By Charles Haviland
BBC News, Colombo
Leelawathi Mahagamaralalage's family is proud of their military tradition, despite the human cost
It is just over a month since Asia's longest civil war in modern times came to an end, with the Sri Lankan government's declaration that it had finally defeated the Tamil Tiger rebels (LTTE) on the battlefield and killed nearly all their leaders.
Yet the army chief says he wants the army, already 200,000, to increase in size by 50%.
To see what the military means to many Sri Lankans, I visited the peaceful bungalow home of Leelawathi Mahagamaralalage, set among banana trees in a village.
Taking pride of place in her front room are shelves with pictures of her family, but mostly of her second son, Nandana.
When we get out the album, she weeps. It shows his funeral. A Sri Lankan army soldier, he was killed in battle 12 years ago, aged just 20.
She still mourns him and treasures every memento including his final letter.
She has two other sons.
Nandana's elder brother, Chandana, was 14 years in the navy. But a year ago, in a Tamil Tiger grenade attack, he lost much of his hearing, and needed plastic surgery.
With her third son in the police, Leelawathi, despite her pain cherishes all her sons' achievements - and cherishes the armed forces.
"I feel so sad - but proud, too," she says. "I have only the memory of one son. But I am happy because I have two more sons. Even if a family has 10 people, very often, every one of them will join the military, the same as in my family."
The wounded brother Chandana, now retired, lives next door with his family. He fully supports the government's plan to expand the armed forces even now the war is over.
'Searching for heroes'
"The LTTE have no leader now. So the small number of LTTE cadres who are left will try to form another organisation and will try to become leaders, as a matter of pride, and will tell the world that they are the LTTE," he believes.
"So the army must be on alert and observe everything these people are doing, and take any action needed to prevent them forming again."
Boosted by that pride, which is strongest in Sri Lanka's Sinhalese majority population, the forces are recruiting.
The capital, Colombo, has many posters praising the military. Sinhala-language television stations still carry advertisements to entice applicants, telling them their nation is "searching for heroes". And many are joining up.
The military says the ambitious plan for the massive 50%increase in size is grounded in the need to quash possible militancy and also to help with development work.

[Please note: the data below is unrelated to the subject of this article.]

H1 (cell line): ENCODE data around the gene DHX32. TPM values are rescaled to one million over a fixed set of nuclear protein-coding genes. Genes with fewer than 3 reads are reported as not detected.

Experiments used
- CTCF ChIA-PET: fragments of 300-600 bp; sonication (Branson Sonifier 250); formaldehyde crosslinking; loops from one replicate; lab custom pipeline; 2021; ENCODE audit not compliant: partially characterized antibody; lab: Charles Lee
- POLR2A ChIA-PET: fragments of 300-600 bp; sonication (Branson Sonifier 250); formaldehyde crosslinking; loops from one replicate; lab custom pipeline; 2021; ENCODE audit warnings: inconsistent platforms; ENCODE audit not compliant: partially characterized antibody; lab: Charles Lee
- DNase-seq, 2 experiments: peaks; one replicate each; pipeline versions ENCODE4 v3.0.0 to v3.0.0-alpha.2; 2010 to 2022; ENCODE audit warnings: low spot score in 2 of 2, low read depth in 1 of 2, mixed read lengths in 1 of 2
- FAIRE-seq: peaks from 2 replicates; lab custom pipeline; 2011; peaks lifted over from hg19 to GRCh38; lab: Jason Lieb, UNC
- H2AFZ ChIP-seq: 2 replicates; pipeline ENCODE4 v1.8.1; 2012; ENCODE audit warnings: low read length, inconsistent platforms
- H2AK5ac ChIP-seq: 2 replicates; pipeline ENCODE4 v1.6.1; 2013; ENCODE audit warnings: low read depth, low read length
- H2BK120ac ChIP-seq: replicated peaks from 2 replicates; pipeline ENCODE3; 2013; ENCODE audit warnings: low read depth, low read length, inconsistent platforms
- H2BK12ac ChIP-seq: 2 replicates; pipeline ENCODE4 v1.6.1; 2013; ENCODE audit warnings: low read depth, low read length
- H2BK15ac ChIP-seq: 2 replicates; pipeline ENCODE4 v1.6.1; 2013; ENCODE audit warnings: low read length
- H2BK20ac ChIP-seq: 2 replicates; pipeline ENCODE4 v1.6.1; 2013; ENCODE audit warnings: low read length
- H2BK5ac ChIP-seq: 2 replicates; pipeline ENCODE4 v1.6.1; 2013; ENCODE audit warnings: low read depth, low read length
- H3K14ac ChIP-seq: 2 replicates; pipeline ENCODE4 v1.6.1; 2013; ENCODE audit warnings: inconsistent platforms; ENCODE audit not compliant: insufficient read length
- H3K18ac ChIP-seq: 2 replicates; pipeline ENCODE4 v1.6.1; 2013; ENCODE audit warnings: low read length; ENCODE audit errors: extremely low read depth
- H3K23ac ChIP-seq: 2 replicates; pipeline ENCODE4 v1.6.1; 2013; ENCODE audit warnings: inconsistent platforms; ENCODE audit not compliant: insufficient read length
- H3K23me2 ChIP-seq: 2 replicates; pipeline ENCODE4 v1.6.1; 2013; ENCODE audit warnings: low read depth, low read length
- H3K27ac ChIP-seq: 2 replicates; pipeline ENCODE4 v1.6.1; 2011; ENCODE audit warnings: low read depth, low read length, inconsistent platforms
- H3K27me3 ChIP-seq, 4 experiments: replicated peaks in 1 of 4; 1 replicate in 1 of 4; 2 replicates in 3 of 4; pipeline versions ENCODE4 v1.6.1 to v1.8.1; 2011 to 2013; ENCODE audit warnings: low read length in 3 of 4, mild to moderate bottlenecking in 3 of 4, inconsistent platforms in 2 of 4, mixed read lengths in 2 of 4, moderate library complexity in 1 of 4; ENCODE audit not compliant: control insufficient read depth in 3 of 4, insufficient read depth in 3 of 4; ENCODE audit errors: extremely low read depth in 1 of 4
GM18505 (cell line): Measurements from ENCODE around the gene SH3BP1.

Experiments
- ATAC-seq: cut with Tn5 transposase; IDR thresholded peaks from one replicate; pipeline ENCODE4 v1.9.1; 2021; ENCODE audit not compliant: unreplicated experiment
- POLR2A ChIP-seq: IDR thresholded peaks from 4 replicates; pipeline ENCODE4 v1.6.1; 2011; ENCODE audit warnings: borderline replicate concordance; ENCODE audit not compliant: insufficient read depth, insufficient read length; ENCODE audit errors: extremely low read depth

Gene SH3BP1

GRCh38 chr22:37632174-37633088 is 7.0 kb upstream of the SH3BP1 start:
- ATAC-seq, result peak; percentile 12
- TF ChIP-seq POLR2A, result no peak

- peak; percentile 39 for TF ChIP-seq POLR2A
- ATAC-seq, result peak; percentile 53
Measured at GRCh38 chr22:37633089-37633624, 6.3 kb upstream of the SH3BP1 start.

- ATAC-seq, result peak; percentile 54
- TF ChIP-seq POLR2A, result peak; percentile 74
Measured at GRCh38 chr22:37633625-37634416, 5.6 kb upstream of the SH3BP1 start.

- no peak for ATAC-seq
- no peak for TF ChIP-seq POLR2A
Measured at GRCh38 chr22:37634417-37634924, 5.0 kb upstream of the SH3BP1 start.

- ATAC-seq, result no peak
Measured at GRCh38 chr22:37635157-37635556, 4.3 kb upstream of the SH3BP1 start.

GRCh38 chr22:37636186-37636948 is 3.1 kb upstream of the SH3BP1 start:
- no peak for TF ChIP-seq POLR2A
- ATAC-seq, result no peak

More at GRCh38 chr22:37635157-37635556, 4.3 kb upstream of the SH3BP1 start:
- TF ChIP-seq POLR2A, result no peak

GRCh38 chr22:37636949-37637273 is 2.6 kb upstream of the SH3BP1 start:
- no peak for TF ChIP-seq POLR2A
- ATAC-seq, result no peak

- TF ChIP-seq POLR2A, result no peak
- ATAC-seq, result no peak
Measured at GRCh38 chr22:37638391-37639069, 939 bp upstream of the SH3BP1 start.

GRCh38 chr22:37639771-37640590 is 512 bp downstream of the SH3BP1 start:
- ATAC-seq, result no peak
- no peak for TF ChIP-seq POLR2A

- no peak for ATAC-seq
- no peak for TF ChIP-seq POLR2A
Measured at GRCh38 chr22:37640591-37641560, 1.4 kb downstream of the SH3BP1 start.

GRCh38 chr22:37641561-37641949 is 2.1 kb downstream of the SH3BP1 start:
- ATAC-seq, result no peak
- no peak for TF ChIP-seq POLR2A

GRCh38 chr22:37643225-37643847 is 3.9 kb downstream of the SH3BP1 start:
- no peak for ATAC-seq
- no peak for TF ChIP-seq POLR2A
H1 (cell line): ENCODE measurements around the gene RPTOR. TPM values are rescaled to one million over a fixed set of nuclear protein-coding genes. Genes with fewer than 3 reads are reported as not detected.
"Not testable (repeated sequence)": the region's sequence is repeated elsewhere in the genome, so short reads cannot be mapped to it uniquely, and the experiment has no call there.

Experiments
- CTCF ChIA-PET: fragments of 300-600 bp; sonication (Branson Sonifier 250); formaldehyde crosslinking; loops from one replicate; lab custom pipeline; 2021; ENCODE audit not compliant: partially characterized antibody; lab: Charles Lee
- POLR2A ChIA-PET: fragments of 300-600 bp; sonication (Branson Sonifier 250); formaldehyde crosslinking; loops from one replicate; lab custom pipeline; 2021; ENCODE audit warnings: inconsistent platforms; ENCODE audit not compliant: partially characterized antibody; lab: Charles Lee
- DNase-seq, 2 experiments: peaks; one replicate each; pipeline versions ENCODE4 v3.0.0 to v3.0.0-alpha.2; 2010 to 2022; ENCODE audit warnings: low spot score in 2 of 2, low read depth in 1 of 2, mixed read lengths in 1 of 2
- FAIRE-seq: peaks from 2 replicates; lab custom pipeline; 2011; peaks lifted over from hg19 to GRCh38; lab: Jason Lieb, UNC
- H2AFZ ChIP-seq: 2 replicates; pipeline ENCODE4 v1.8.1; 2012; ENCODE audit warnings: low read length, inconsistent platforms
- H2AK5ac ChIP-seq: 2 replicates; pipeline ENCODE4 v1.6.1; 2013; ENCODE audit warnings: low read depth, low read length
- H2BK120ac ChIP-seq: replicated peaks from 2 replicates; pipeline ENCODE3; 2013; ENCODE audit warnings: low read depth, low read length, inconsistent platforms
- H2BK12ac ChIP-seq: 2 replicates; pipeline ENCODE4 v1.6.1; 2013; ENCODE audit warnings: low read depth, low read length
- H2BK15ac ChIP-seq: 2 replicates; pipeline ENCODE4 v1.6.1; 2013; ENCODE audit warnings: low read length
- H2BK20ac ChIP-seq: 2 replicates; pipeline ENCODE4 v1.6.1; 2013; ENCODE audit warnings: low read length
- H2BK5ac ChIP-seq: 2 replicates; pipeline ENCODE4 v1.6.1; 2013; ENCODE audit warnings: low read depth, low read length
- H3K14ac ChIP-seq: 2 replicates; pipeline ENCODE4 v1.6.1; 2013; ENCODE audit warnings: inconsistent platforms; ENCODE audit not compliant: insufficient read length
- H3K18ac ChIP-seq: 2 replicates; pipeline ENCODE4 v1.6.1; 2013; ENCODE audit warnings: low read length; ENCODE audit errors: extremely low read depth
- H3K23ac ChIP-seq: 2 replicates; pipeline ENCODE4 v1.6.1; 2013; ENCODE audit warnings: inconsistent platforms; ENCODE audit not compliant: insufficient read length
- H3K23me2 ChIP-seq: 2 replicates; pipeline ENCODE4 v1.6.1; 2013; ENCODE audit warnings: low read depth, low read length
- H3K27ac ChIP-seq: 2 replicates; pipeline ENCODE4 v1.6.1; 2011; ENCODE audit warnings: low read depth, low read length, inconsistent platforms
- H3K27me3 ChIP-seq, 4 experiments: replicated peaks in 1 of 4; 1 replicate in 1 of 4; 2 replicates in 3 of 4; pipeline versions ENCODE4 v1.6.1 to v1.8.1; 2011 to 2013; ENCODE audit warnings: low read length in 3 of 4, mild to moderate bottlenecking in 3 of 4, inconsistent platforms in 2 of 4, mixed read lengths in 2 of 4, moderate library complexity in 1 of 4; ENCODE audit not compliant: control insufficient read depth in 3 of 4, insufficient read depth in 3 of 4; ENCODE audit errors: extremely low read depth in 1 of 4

It will also step up its presence in Sri Lanka's north, where hundreds of thousands of Tamil refugees are currently interned in camps by the government with no freedom of movement. The authorities say they are concerned about their possible LTTE links and are therefore screening them.
They say that many of the refugees are still "with the LTTE
at least mentally". But they add that 10,000 "LTTE cadres" have been separated, under tight security, within the camps.
When the people eventually return home - which the government says most will do by the end of this year - they will be accompanied by the military for an uncertain period of time.
Many Sri Lankans are fiercely proud of the military
The military spokesman, Brig Udaya Nanayakkara, told the BBC there are plans to build more military bases in the north.
"Presently two security force headquarters are established in Mullaitivu and Kilinochchi," he said.
"Under these headquarters camps will be established to see that no terrorist activities take place in those areas in the near future.
"That doesn't mean people can't go and settle down. People will be able to settle down. But we will have to see that the whole area activities are being monitored by some organised establishment."
That means normality in northern Sri Lanka is still a very long way away.
For many Sri Lankans, the stepping-up of military activity is too much.
A Colombo Tamil MP and leader of a small non-ethnic party, Mano Ganesan, worries that the military is becoming too influential in everything the government does. He fears this will mean less attention is given to political measures to secure the ethnic reconciliation which President Mahinda Rajapaksa says he wants.
Chandana lost much of his hearing in a rebel grenade attack
"If we're going to expand the army more and more, what does it mean?" he says.
"It'll not only be bad for Tamils but also bad for the democratic, peace-loving Sinhalese progressive forces who want a united Sri Lanka where all the people can live equally with each other, who are against a Sinhala Buddhist hegemonic state.
"This expansion of the Sri Lankan army in such large numbers gives us wrong signals."
The root cause for Tamil extremism - he says - is "the national ethnic question. Which needs, will demand, a political solution."
The government, however, says it is necessary to bolster the military, even now.
Much of Colombo, especially the downtown business area, is still guarded by checkpoints - what some would call a ring of steel. Filming or photographing them is strictly banned.
To date, the end of the war has seen no change in this. The Sri Lankan state is attached to its military.
Slogans on the wall of the defence media centre say "It's the Soldier, not the reporter, who has given us freedom of the press; It's the Soldier, not the poet, who has given us the freedom of speech."
After decades of war, demilitarisation and a relaxation of security measures are not going to happen soon.